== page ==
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We arrived in Mumbai at about 7am and we were grabbed by a taxi driver. We ignored him and carried on walking but we missed the exit and had to turn back. We were unable to escape from the driver so he took us to the hotel we'd planned. We arrived there before 8am and they wanted to charge us for two nights because we were checking in before midday. We left and found another slightly grotty place round the corner that was happy to have us and cost half the price. We slept for a couple of hours and had showers before going out to find some lunch.
We took another taxi out to a shopping centre with a Subway shop and had some very nice (but beefless) sandwiches. Some of the girls here were wearing jeans and the boys were in t-shirts, something we haven't seen in India at all so far. The shops (including Marks and Spencer) were all expensive western style ones. Then we went out to the cinema.
They were only showing films in Hindi, though, and while understanding the language is not vital for a Bollywood film, we didn't fancy it. We bought a local paper with cinema listings in it and chose one that sounded like it might be near by (we had no idea) and was showing one of three English-language films. Shark Tale was only on in the mornings and I can't stand Rene Zellweger so Bridget Jones was out, and the only remaining one was Vanity Fair which isn't normally my sort of thing, but these are desperate times. We got a taxi to the cinema, bought our tickets in advance and had a little wander round the area of Colaba.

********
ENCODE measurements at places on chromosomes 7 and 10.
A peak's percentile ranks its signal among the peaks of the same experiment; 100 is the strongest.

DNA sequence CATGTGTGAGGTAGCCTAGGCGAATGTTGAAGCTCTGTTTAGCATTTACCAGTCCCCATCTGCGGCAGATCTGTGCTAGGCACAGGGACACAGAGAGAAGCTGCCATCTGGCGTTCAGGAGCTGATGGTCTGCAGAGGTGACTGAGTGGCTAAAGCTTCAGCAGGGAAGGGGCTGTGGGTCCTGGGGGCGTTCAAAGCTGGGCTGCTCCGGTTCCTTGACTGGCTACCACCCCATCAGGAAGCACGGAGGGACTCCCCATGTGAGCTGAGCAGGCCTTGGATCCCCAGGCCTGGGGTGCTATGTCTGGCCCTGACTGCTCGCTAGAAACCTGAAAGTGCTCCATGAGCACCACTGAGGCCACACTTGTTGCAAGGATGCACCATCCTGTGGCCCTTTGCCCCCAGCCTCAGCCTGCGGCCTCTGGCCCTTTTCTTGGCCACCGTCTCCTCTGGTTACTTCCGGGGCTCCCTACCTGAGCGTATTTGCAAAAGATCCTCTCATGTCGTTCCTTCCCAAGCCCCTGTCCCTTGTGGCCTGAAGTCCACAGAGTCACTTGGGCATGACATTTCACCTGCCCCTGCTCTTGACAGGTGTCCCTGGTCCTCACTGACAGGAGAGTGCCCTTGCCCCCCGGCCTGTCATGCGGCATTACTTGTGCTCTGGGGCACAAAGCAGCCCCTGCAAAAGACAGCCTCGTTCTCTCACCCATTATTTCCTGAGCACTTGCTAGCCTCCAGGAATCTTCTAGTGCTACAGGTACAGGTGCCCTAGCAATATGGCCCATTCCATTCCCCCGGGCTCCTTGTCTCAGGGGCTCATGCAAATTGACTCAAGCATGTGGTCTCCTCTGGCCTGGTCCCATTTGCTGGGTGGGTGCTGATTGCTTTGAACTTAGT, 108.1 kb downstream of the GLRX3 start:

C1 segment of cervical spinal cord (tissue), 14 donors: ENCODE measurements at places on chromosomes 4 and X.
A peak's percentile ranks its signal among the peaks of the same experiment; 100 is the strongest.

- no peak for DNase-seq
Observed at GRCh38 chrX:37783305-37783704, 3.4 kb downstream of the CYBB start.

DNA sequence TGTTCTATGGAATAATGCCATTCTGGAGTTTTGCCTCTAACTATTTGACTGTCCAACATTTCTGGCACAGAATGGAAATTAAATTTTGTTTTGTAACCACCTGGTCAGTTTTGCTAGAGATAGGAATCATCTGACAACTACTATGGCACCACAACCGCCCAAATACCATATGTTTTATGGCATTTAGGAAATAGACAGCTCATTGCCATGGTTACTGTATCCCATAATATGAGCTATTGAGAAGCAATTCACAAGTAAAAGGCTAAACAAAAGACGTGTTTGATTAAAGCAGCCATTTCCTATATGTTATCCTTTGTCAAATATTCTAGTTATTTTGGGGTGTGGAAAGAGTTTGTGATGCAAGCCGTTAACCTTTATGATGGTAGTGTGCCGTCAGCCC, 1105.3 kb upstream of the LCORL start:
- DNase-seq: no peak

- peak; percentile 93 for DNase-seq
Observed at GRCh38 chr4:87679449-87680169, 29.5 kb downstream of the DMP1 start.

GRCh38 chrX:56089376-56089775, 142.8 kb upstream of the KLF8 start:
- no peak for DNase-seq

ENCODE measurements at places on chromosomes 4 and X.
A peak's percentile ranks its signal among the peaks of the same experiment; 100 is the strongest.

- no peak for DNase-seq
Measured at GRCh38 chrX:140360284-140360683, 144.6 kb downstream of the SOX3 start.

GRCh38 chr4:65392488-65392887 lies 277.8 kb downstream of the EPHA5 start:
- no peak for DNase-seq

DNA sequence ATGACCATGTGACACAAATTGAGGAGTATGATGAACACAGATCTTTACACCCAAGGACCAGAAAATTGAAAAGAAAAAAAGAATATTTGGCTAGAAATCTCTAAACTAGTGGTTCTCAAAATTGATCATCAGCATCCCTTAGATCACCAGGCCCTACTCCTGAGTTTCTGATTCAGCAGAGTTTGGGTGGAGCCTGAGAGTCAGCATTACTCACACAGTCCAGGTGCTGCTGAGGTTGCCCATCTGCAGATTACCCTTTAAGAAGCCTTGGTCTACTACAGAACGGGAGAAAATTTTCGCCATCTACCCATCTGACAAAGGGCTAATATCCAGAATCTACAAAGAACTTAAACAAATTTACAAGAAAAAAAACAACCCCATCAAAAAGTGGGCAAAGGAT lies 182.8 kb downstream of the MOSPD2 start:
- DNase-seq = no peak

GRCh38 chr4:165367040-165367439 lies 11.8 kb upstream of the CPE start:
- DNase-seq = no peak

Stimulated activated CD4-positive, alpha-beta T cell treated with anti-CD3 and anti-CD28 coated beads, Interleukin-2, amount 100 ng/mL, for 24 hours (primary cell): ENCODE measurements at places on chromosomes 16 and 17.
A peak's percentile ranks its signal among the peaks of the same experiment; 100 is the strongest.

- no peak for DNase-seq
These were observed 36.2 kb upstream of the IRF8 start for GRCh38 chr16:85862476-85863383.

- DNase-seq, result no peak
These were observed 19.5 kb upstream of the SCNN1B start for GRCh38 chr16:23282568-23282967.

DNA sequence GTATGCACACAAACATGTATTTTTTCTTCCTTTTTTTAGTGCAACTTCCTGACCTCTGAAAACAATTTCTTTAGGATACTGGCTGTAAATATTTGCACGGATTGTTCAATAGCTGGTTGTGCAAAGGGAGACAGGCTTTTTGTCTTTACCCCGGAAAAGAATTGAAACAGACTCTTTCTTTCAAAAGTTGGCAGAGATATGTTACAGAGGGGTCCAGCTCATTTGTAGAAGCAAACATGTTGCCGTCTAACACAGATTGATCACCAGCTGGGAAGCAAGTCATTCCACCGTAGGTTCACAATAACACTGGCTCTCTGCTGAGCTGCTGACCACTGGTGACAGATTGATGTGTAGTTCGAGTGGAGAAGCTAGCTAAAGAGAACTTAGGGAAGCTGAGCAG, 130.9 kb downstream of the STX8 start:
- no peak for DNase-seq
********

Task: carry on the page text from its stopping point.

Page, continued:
The only notable thing about Bombay is the lack of auto-rickshaws. Oh, and that most of the buildings look reasonably colonial and that there are as many churches, or things that look like churches, as mosques on the horizon. And a few proper shops and shopping centres. And that Parsis leave dead bodies out here to be eaten by vultures, but we didn't see any and it's not the sort of thing you can ask directions for. Other than that, it's like any Indian city we've seen, full of persistent beggars who grab you when you ignore them, loads of street stalls selling souvenirs from all over the country and whose stall-holders constantly try to get your attention, and men selling drums. There's also the inevitable very slow internet connections, and we spent a bit of time catching up on email before the film.
I really enjoyed Vanity Fair and despite the fact that it's filmed in Bath, we've been to its other locations much more recently. Jodhpur played the part of Bombay, which is slightly ironic. I think. Then we came home and watched something about square bubbles and new web browsers. We know how to have fun.
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